They’re just Ramps.

It had been a month and half since my family and I moved back to South Africa, two months since my last school attendance. It had become a habit to sleep late in the day and do absolutely nothing.

When I left my old school in Botswana, I had only done a third of year, parents agreed they would let me finish the term. Originally, we thought of homeschooling or not the mainstream school environment was a good idea. The idea of: smaller classes, no worrying about large surface areas to walk across, more one-on-one with teacher(s). But with these types of schools, once you are in the designated area, only then can you apply.

I’m positively certain that my mom had twenty five tabs open at one time in search for decent home school environments. We found a couple. One that really caught our attention was one that offered the Cambridge syllabus, now, considering that is what I have studied my entire life, it was a great option.

We organized the interview, went to the interview, discovered that there were no teachers and that everything is self-taught. Every now and then a facilitator would arrive and assist those who asked. I said yes to a trial. Half way through the first day I sent my mom a text message stipulating, “I can’t do this.” There was no order, the other students were not serious about their work ethic and I found it excruciatingly difficult to study. Maybe, at that time, I will admit I may have been picky or too skeptical, but once you come from a history of good schools, you kind of expect nothing less.

I had spent another trial test at a different school on the East Rand; this one was private but practiced the Independent Examination Board (IEB) System. Even though I had felt more at ease with this environment, there were stairs and awkward places for classes to get around too. Defiantly a hassle at the time and I am, unfortunately, too stubborn to accept offered help. The principal insisted that I do an entrance exam, which in its own right, made sense, obviously because of me changing systems. Fifteen minutes before my test ended, my mom arrives and she is conversing with the head mistress. The school wanted to put me a year back before they even marked my test.

My third interview has got to be the best in proving my point. One of the most known schools in Edenvale had one look at me and said no. They made up their minds there and then.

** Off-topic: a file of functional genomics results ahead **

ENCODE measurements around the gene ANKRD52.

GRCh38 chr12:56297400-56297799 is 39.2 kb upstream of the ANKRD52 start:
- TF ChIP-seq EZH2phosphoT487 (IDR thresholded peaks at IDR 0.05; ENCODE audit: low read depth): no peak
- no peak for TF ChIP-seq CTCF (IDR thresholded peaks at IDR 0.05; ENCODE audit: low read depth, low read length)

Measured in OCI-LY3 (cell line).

Now, I have been to five schools in ten years, and none of them rejected me. They had facilities to help me out and if they didn’t, you bet within a week they made it. Let me give you an example: When I had my wrist operation, I had to use a wheelchair for abetment. My school was informed before holidays were over and in the first week of school, a dozen ramps were made for my ease.

The school that rejected me was old. The buildings were high and were constructed on steep hills with rocky foundation. So, imagine flights of stairs and some more flights on top of that. They had claimed that did have a student who used a wheelchair once, with the assistance of his colleagues lifting him up when need be. But he was injured. I wonder if I told them that I had an injury instead of a physical disability, would they have a change of heart…

By this time, I was frustrated as could be and not having a school to your name can make a person quite insecure. I was exhausted of trying to stay hopeful.

Eventually we did find a school that seemed, at the time, as good as it gets. I was put in the year I wanted to be in, and with one and a half years to go, I could not wait for school to be over. They had accepted me immediately, which I found a little odd, but I was relieved. But what a shock I was in for – so much so that if I could turn back time, I would have stopped myself and my parents from attending the interview.

This school put me and my fellow students through hell and back! This was not a proclaimed self-teaching private institution but it became that along the way. We were lucky if there were any teachers around to actually teach us. And, the ones who were stupid enough to stick around were the abusive ones. I wish I was making this up as if it was a fairytale during a tragic scene, but our biology teacher had: threatened a minor to “punch his teeth in” whilst holding up by the collar. He had heated arguments with other teachers, called my biology class, “stupid” and “bloody idiots”. This so called teacher always had something to complain about and it often accumulated for weeks.

I remember when my fellow Grade 12s and I visited a top notch school in Bedfordview – the author of our set book was on tour. Stating the point of this whole article, this school was not equipped for physically impaired people either. Well, if they spent all their money on a helicopter landing ground, I really do not see why they cannot construct a few ramps.

Anyway, back to this biology teacher. He had scolded us for not telling him where we were on the day of our excursion. We were confused because we knew our principal had let him know, but his response was, “No, you are supposed to tell me yourself.” The most aggravating times occurred when assignments were due or portfolio files needed to be checked. Whenever he wanted them – we did not have any notice and we had them ready to submit – he discarded them. His golden line of the year he had asked a Grade 10 female, “Do you eat all your sister’s food?”